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Forgery as Historiography in Korean and East Asian History


Admission requirements

Students from the MA Asian Studies (60 EC, 120 EC, or research) have priority. A limited number of places is available for students of the MA International Relations. Students who are interested in taking this course, but who are not from the mentioned master programmes are requested to contact their education co-ordinator.

Knowledge of Korean (or another East Asian language) and of Korean and East Asian history is recommended.


This course will introduce historical forgeries from Korea (and to a more limited extent from outside of the Korean peninsula – i.e. China, Japan, Europe, US) to discuss their importance in the formation of history and historiography. From the tenth century to the present-day, historical forgeries (mainly of texts) have played an important role in process of (national or other) identity formation. Texts ascribed to rulers, genealogies forged to raise one’s social status, apocryphal sutra’s that introduced new notions in Buddhism disguised as the words of the historical Buddha: the list is virtually endless. During this course, the uses and abuses of historical forgeries will be analyzed using original historical materials and secondary (often western) literature to develop a typology of historical forgeries.

Classes will consist of one-hour lectures, discussions of the reading materials and student presentations and will expose students to a number of approaches to understand historical forgeries in their discursive field. Aside from discussing readings, each session will introduce one (suspected) forgery that will be discussed with the aid of printed publications, Brightspace/internet resources, to illustrate topics at hand and to stimulate discussion. During the course, students are expected to exercise growing competency in accessing/referring to/using secondary materials.

Readings will be set for preparation between classes. Students are expected to read these set texts in out-of-class hours and to discuss what they have read when the class assembles.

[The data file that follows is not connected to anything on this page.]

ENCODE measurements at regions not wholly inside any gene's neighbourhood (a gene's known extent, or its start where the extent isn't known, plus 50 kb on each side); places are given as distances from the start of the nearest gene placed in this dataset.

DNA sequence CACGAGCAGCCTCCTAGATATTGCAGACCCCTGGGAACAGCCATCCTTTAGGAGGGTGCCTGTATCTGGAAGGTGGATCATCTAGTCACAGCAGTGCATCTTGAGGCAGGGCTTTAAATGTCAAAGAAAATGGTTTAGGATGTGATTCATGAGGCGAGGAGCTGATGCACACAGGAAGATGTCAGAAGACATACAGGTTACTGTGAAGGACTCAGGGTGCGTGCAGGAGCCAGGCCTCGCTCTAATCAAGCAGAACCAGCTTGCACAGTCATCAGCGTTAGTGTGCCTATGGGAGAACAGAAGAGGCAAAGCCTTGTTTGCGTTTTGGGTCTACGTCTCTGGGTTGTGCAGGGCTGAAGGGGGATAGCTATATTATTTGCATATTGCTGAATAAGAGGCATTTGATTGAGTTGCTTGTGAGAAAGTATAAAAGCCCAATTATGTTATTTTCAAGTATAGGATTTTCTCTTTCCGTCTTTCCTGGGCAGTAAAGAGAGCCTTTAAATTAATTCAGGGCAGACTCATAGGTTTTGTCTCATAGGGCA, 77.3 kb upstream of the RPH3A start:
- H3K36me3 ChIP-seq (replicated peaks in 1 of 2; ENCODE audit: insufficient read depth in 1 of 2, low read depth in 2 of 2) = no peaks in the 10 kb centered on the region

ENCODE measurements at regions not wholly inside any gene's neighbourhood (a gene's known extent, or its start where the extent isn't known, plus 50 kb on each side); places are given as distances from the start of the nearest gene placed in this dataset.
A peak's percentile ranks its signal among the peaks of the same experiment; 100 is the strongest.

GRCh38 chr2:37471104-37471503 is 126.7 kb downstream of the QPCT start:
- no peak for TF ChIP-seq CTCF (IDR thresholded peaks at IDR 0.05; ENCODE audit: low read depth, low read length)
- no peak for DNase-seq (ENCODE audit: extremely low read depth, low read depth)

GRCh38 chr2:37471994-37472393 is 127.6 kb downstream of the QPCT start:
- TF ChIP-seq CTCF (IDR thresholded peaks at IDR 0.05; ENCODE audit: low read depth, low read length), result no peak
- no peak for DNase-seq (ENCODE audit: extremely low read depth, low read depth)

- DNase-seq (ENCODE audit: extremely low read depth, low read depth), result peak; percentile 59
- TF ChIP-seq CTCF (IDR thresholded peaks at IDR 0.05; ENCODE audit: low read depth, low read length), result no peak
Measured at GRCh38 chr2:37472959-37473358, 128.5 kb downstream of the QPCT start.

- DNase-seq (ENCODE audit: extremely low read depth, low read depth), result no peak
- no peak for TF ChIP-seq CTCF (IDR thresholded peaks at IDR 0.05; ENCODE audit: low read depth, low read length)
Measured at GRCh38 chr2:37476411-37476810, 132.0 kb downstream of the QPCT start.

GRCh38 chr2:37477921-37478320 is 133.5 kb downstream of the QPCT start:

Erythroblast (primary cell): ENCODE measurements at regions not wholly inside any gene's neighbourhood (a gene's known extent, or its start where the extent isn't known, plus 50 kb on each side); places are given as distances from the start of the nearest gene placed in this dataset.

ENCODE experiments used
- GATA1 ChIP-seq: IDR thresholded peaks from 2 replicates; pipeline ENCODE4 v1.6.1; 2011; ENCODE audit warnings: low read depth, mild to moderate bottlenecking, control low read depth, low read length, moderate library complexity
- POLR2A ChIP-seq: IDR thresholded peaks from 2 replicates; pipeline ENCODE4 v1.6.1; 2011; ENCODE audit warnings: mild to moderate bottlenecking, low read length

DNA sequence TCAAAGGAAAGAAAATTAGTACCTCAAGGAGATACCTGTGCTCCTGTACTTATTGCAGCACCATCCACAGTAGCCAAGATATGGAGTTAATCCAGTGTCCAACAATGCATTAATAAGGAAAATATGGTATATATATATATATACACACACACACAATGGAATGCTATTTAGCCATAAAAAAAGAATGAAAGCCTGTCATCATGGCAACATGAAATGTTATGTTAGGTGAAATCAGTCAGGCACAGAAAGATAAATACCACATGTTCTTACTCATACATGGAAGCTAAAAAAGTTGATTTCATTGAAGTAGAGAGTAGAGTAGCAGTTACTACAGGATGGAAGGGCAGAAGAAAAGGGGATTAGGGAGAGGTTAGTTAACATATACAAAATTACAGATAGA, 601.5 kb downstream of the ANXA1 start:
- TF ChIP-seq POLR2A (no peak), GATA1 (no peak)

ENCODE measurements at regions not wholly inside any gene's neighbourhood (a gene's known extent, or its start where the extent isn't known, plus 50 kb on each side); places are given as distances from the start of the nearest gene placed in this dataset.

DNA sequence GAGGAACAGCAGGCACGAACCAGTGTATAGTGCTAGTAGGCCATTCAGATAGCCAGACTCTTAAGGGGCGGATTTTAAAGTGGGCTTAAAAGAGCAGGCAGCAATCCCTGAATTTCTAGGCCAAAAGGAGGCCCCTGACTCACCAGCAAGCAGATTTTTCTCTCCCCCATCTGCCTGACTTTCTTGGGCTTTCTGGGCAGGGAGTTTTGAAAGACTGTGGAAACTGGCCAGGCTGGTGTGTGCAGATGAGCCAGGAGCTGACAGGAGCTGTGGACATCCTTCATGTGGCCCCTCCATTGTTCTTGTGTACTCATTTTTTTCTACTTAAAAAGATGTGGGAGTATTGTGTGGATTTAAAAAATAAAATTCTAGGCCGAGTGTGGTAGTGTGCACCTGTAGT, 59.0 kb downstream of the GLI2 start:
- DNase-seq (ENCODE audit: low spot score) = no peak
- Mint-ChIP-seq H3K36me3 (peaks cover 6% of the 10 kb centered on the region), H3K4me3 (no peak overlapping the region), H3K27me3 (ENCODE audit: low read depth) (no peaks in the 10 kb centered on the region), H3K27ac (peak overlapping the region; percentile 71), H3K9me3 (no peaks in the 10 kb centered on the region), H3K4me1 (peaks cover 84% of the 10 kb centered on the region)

Course objectives

To familiarize students with the role and position of historical forgeries in a Korean (and East Asian) context through:

a). scholarly discourse relevant to the modern discipline of history, in particular with regard to identity formation and historiography;
b). scholarly discourse relevant to particular conditions of historical discourse and identity formation discourse pertaining to historical forgeries in Korea and East Asia;
c). methods and approaches most useful for historical and sociological enquiry into historical forgeries in Korea and East Asia.

In order to contextualize the aims of b) and c) within the state of the discipline (a), the course will demand an amount of reading about/considering other regional engagements with historical forgeries and history (e.g. Africa, Europe, etc). The usefulness of this comparative design will become clearer as the course progresses, but it is limited to ensure that Korea (and to a lesser extent East Asia) remains the primary focus of the entire course.


The timetables are avalable through My Timetable.

The deadline(s) in MyTimetable is/are set for administrative purposes only. The actual date(s) will be communicated by the lecturer(s) in Brightspace.

Mode of instruction

Lecture and seminar

Assessment method